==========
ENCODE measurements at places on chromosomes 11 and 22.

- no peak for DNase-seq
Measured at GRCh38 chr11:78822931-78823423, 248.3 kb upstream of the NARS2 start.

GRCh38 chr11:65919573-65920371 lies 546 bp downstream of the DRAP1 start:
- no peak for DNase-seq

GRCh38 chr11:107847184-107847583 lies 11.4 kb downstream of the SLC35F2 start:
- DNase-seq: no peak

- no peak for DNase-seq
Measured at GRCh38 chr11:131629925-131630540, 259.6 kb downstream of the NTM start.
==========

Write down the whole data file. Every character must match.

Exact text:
ENCODE measurements at places on chromosomes 11 and 22.

- no peak for DNase-seq
Measured at GRCh38 chr11:78822931-78823423, 248.3 kb upstream of the NARS2 start.

GRCh38 chr11:65919573-65920371 lies 546 bp downstream of the DRAP1 start:
- no peak for DNase-seq

GRCh38 chr11:107847184-107847583 lies 11.4 kb downstream of the SLC35F2 start:
- DNase-seq: no peak

- no peak for DNase-seq
Measured at GRCh38 chr11:131629925-131630540, 259.6 kb downstream of the NTM start.